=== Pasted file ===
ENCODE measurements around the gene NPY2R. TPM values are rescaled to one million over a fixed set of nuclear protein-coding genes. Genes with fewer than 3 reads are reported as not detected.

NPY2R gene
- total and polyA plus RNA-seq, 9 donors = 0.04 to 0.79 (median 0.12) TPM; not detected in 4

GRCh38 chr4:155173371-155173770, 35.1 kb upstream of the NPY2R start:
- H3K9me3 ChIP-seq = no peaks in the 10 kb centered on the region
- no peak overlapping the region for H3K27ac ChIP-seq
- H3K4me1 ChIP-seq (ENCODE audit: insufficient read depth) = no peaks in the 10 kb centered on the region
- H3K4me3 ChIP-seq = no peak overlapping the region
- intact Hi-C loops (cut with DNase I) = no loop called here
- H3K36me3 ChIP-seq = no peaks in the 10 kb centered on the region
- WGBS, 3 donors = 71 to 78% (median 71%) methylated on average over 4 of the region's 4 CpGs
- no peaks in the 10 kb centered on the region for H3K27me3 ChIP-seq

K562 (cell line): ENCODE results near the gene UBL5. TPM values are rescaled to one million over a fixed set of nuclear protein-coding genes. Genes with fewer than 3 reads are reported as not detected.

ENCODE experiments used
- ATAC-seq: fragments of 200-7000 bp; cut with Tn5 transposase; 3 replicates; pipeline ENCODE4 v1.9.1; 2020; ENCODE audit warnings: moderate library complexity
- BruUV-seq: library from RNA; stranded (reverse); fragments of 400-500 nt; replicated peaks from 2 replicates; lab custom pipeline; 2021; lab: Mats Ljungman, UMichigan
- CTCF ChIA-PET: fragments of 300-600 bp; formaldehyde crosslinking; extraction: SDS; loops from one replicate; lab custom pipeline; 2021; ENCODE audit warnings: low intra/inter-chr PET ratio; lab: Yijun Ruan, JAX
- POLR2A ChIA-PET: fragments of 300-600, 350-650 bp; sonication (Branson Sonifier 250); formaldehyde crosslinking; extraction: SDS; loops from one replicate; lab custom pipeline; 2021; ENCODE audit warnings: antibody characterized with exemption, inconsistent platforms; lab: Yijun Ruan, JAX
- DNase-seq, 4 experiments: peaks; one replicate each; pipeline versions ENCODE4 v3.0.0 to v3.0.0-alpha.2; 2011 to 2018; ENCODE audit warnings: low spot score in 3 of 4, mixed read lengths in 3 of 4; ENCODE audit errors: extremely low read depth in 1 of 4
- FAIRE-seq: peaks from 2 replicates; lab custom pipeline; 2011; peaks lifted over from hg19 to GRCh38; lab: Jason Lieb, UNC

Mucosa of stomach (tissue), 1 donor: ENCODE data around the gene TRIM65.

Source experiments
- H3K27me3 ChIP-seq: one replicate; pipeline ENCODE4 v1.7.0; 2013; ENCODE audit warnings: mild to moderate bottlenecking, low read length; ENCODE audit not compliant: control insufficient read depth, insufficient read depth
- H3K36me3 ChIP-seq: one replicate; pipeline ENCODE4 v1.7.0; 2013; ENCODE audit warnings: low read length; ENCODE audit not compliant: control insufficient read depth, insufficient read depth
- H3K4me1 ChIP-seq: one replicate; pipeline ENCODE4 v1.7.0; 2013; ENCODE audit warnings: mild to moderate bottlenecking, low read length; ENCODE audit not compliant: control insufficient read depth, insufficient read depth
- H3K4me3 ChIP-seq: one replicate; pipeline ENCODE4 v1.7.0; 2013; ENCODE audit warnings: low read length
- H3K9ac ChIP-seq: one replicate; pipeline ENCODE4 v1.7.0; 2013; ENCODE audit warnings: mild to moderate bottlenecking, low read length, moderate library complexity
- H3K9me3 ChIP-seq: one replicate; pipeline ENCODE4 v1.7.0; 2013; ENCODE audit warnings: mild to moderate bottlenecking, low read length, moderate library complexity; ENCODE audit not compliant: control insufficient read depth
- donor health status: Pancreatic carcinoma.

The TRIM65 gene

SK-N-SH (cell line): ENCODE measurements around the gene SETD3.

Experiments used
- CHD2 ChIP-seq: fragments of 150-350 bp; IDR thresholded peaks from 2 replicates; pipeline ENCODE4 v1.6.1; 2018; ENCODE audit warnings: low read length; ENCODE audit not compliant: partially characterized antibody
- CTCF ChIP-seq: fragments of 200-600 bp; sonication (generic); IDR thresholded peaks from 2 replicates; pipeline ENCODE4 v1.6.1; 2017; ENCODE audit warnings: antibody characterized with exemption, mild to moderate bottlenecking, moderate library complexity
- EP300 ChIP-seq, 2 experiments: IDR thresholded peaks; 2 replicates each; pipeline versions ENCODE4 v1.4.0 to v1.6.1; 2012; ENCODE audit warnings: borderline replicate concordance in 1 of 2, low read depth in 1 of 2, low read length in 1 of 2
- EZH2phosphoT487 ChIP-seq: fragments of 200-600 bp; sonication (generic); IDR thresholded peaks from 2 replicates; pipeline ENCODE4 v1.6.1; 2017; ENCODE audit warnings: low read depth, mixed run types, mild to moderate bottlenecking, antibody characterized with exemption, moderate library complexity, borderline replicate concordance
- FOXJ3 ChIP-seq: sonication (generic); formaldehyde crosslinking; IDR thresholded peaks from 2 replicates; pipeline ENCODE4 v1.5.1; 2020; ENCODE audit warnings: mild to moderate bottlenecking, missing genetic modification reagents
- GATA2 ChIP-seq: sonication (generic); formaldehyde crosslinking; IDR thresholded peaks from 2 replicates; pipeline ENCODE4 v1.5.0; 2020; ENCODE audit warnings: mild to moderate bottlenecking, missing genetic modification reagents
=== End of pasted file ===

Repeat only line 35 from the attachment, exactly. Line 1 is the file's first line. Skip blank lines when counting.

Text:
- EP300 ChIP-seq, 2 experiments: IDR thresholded peaks; 2 replicates each; pipeline versions ENCODE4 v1.4.0 to v1.6.1; 2012; ENCODE audit warnings: borderline replicate concordance in 1 of 2, low read depth in 1 of 2, low read length in 1 of 2